With the cost of lumber and other building materials continuing to rise, budgets for building new homes are under pressure. This can lead some builders and property owners to adjust plans and cut out steps that they consider unnecessary. While some of these cuts are unlikely to cause future problems, such as minor changes in finishes, decisions to omit site pre-treatment for termites should never be entertained.
Why is pre-treatment necessary for new construction?
Termites are commonly found in many areas throughout the nation, especially those where damp conditions and a plentiful supply of wood fiber can be found. While most new home sites do not have termite activity at the time of construction, failing to protect the home through pre-treatment will make it more vulnerable to termite activity in the years following its completion.
What is involved in pre-treatment for termites?
In order to be effective, treatment of new construction should begin before concrete is poured for the foundation or slab of the home. Chemicals capable of dispersing through the soil to provide ongoing protection from termites are placed in holes drilled specifically for this purpose throughout the areas where the slab or foundation will be made.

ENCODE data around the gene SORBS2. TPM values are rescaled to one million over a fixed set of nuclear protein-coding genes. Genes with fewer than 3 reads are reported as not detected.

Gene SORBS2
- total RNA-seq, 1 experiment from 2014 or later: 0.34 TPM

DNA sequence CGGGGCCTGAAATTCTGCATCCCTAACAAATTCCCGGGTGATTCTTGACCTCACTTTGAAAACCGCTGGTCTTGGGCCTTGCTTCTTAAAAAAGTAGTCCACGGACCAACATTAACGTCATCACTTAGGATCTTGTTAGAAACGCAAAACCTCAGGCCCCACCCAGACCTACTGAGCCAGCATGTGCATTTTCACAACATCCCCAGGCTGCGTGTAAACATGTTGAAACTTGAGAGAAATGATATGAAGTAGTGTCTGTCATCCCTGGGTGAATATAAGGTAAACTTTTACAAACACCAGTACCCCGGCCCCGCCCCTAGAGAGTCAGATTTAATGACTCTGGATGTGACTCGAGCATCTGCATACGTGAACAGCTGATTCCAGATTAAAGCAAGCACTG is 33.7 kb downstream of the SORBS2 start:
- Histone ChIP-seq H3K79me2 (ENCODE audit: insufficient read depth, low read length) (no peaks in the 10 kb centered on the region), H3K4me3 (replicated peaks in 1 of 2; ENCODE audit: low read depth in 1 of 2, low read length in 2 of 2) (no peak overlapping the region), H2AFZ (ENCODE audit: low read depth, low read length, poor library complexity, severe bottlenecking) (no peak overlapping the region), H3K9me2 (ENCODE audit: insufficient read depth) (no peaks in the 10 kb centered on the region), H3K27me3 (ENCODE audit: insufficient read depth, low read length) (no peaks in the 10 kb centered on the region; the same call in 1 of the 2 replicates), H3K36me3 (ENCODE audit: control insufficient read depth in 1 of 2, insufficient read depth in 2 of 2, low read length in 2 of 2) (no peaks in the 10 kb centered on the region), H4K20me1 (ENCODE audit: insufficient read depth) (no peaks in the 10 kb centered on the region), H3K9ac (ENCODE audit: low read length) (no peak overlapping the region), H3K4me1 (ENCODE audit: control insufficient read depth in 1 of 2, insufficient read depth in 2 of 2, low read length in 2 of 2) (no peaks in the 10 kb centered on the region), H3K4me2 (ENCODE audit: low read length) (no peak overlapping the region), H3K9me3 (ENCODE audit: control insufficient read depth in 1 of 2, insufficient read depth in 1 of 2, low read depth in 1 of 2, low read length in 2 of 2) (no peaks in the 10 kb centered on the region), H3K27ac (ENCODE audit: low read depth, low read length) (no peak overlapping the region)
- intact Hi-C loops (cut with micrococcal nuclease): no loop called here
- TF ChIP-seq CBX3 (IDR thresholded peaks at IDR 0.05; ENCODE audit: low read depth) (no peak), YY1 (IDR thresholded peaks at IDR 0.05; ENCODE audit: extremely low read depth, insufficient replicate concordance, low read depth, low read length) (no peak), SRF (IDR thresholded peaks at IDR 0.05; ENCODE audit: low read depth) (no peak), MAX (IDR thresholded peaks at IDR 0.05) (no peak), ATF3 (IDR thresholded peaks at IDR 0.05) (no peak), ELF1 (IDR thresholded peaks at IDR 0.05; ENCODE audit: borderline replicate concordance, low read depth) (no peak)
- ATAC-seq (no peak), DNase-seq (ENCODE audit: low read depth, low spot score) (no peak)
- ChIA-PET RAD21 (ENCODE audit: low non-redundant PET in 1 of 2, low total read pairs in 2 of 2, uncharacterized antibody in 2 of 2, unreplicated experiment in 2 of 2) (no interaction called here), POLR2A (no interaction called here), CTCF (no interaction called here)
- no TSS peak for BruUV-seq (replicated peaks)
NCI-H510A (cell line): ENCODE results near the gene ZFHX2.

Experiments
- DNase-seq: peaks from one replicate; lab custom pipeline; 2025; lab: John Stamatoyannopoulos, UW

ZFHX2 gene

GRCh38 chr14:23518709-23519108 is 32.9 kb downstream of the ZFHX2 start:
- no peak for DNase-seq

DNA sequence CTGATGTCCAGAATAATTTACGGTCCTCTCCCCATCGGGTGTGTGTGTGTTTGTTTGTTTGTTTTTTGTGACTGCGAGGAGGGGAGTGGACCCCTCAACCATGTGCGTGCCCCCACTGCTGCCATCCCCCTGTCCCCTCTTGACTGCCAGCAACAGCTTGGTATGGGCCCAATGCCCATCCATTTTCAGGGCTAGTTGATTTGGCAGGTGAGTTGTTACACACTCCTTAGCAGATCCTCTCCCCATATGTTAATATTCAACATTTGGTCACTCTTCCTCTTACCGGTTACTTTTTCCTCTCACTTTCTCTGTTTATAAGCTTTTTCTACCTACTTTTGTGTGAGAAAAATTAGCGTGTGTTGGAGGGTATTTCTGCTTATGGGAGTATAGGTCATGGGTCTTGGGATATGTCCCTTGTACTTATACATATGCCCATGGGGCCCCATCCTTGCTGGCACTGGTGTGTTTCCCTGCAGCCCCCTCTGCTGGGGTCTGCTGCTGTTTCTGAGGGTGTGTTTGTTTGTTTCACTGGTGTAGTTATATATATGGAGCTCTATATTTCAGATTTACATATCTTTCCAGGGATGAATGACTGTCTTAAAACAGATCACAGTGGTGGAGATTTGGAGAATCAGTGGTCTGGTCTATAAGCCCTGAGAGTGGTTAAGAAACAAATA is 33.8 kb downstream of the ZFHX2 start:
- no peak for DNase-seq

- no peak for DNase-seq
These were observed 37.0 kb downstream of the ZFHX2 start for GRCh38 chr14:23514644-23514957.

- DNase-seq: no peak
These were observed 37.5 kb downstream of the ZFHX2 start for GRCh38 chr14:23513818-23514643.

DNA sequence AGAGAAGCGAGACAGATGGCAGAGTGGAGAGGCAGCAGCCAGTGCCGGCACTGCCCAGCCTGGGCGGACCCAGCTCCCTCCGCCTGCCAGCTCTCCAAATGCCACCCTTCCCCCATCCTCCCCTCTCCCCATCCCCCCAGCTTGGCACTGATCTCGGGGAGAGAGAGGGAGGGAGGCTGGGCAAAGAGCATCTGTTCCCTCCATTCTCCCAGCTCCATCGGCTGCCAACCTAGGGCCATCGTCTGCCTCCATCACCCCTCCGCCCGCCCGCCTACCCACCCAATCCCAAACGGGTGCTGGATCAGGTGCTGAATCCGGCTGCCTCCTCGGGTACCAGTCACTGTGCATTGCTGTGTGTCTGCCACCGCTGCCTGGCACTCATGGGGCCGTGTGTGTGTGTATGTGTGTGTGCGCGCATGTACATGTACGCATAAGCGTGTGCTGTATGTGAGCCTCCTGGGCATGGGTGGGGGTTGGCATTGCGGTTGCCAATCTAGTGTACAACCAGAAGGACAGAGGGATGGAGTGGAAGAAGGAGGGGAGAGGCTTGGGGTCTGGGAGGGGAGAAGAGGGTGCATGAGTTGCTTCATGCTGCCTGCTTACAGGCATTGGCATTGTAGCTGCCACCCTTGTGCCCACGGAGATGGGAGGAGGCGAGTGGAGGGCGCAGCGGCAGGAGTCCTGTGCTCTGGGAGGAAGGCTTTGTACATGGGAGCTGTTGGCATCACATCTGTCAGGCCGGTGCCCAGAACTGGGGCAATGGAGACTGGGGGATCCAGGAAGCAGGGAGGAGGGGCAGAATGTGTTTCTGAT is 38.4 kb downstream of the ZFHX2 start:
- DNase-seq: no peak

Once the concrete is poured and construction on the remainder of the home begins, intersecting points of floors and walls and any areas where pipes are bedded should also be pre-treated as a protective measure.
When will the property require additional treatment?
While there can be variances based on the chemicals used and the climate where the pre-treatment is performed, most offer protection for two to five years. Homeowners will then want to begin a routine of regular termite inspections and reapplications of chemicals to provide continued protection against termite infestations.
What else can homeowners do to prevent termites from attacking their new home?
Homeowners who want to ensure that their newly constructed home continues to be protected against termites after they begin living in it will want to consider taking the following steps:
- scheduling annual pest inspections to begin two years after completion of the home
- installing bait stations for termites at risk points around the property
- keeping firewood, lumber, leaves, and other wood products well away from the home and outbuildings
- managing timber on the property to remove dead or decaying trees that could attract termite activity
New home construction contractors and homeowners can get additional information about termite prevention by contacting a pest control company in their area.